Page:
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In a ruling last week hailed by voting rights advocates, US District Judge Gregg Costa temporarily enjoined Texas Election Code provisions restricting voter registration, including those implemented by HB 2194, which has ALEC ties in author Larry Taylor and sponsor Mike Jackson.
Citing the Federalist Papers, Judge Costa wrote:
8/6/2012: Voter ID supporters have accused Secretary of State Mark Ritchie of unlawfully altering the ballot measure’s title. In a Senate hearing about Ritchie’s actions, they claimed that the legislature has the exclusive right to draft ballot measures. However, a bipartisan group of law professors pointed out that the state constitution mandates that the Secretary "provide an appropriate title" for ballot questions. The Minnesota Supreme Court reviewed the issue in late July. A ruling is expected later this month.
UPDATE: New developments continue to shed light on the purge and its far-reaching impact. An article in the Atlantic details the possibility that it could lead to a 2000-style fiasco. A woman who is most certainly alivewas removed from the rolls twice because the state thinks she is dead. The Guardian has profiled several other voters who are battling to preserve their rights. Thankfully, there is some good news, as despite being granted access to the SAVE database, it now looks like county election supervisors won’t be removing more voters from the rolls before the August 14 primary. Officials are being encouraged to proceed cautiously since the state may not be able to settle its ongoing disagreement with the federal government over the purge. In other news, Congresswoman Corrine Brown has filed a lawsuit to try to stop early voting cutbacks.
UPDATE: With the so-called Secure and Fair Elections package facing an uncertain future, confusion is surely looming for Michigan’s August 7 federal primary election. The vetoed citizenship check box remains, but without legislative force behind it, as Secretary of State Ruth Johnson conceded, checking it remains optional. Left is the question of whether voters know their option or if elections officials will enforce the rule. Elsewhere military access to absentee ballots has been called into questionby DOJ.
UPDATE: In her testimony, Pennsylvania Secretary of State Carol Aichele conceded,"I don’t know what the law says," and could not support her claim that 99 percent of voters have an acceptable ID, while plaintiffs demonstrated that they have not been able to get it. Closing arguments were heard this morning. A ruling should come in the next few weeks. Mayor Michael Nutter of Philadelphia – where up to 43 percent of voters may lack valid ID – has harshly criticized the law, calling it "a bad solution looking for a problem." Click here for more from ACLU, Brennan Center, and League of Women Voters.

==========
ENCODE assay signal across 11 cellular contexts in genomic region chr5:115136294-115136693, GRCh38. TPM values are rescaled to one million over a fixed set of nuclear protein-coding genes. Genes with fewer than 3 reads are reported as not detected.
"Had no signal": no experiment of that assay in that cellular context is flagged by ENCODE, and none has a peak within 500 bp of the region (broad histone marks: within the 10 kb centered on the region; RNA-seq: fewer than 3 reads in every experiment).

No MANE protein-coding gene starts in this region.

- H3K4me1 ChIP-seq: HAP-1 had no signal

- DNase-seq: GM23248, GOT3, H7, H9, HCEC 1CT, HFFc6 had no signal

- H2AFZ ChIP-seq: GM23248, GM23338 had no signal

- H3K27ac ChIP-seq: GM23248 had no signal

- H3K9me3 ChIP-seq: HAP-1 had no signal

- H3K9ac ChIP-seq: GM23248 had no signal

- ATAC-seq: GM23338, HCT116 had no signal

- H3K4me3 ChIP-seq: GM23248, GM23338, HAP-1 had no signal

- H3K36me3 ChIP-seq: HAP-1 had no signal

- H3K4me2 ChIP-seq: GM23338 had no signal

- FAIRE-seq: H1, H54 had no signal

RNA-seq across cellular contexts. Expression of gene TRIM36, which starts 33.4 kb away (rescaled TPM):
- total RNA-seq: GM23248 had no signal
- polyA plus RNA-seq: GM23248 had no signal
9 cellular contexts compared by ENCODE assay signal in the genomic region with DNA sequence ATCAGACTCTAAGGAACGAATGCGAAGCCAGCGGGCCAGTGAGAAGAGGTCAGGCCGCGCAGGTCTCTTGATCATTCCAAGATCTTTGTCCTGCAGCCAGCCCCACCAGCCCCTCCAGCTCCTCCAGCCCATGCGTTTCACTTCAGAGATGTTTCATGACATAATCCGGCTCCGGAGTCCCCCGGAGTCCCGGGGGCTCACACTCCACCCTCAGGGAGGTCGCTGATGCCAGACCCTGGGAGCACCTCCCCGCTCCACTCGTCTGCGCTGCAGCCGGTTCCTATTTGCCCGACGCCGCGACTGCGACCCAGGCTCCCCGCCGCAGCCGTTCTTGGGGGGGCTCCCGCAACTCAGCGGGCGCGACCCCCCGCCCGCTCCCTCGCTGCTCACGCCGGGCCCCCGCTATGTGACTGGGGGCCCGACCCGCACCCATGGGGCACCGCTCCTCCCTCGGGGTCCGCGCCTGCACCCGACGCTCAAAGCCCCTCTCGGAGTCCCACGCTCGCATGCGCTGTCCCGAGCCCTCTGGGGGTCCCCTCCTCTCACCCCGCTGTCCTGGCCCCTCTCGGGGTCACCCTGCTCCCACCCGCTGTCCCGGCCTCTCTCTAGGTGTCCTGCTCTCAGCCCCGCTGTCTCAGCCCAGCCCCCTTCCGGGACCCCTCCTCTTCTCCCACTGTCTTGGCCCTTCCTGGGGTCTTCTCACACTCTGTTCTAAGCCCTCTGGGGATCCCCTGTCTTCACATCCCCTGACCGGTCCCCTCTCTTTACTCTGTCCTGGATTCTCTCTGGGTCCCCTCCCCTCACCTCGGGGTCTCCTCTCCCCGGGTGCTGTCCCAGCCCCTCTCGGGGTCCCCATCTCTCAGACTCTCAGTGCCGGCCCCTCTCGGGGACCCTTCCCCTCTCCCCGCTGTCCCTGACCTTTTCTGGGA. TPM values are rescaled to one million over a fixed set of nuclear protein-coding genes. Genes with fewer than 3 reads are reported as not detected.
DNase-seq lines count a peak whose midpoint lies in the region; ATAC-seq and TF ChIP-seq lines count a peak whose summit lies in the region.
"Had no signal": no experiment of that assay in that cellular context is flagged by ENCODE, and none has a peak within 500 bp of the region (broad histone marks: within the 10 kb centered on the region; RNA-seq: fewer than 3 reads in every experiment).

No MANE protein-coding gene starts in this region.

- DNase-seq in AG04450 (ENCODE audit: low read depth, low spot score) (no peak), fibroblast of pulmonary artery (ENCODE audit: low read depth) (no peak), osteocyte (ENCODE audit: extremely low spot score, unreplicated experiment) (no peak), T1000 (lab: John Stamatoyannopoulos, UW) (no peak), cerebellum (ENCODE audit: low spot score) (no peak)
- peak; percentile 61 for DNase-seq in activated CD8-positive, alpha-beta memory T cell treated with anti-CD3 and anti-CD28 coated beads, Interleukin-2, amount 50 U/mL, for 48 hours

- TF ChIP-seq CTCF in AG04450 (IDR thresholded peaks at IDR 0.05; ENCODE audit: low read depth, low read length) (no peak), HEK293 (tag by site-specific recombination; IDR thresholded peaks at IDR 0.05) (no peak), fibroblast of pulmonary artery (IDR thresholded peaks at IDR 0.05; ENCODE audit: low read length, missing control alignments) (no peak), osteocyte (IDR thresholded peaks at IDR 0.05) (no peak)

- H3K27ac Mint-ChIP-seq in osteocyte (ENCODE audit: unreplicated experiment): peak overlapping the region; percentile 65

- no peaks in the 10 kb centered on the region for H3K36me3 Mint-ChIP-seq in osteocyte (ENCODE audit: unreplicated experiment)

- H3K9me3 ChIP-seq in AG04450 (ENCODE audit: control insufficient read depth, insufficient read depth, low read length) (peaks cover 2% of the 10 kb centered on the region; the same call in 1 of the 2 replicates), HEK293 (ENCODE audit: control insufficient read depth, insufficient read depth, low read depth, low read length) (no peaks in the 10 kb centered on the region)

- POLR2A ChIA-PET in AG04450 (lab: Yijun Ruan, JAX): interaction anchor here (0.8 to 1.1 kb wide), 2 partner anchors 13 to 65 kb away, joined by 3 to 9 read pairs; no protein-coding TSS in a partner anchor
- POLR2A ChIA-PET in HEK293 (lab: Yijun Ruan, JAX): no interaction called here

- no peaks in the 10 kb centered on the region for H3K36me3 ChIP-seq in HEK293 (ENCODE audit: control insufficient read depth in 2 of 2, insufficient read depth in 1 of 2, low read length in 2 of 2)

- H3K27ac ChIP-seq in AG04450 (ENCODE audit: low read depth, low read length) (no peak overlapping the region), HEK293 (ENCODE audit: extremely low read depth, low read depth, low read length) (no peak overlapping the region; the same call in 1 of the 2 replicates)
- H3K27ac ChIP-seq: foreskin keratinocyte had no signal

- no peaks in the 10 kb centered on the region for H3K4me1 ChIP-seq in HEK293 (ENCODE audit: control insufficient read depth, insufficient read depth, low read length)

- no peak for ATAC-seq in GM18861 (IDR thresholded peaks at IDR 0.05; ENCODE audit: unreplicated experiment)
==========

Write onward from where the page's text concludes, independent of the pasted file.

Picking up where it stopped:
UPDATE: Secretary of State Delbert Hosemann rebuked the Brennan Center, claiming that its recent report “is purposely inaccurate and is misleading in its statements about Mississippi.” The Brennan Center stands by its research – “[county offices] are still untested as voting ID issuing offices” – reinforcing the fact that the new law warrants close scrutiny.
With voting rights under attack nationwide, we must remember our democracy is only strongest when all citizens have the opportunity to participate – which is exactly why the enforcement of the National Voter Registration Act has grown increasingly paramount ahead of the November election, especially its provision affording public assistance recipients the opportunity to register to vote at public assistance agencies.
A coalition of voting rights advocates is working to hold states accountable. Litigation citing NVRA violations has been brought against nine states – most recently in Nevada against Secretary of State Ross Miller and Department of Health & Human Services Director Michael Willden. Litigation could soon follow in Alabama where Demos has joined the Lawyers’ Committee for Civil Rights Under Law and Project Vote in filing notice against Secretary of State Beth Chapman.
UPDATE: Former congressman, voting rights coalition, Marine speak out on voting problems in Tennessee
7/27/2012: Tennessee election officials announced on June 19 that they would not purge any more inactive voters until after the November election. The decision was made as part of the lawsuit Representative Davis filed against the state. Both sides have requested that Judge Kevin Sharp of the US District Court for the Middle District of Tennessee appoint a third-party investigator to look into the alleged incomplete or missing records of 11,000 voters.
7/27/12: Good news – H Sub SB 17 died in committee on June 1. With the legislature having adjourned, the bill will not return in 2012.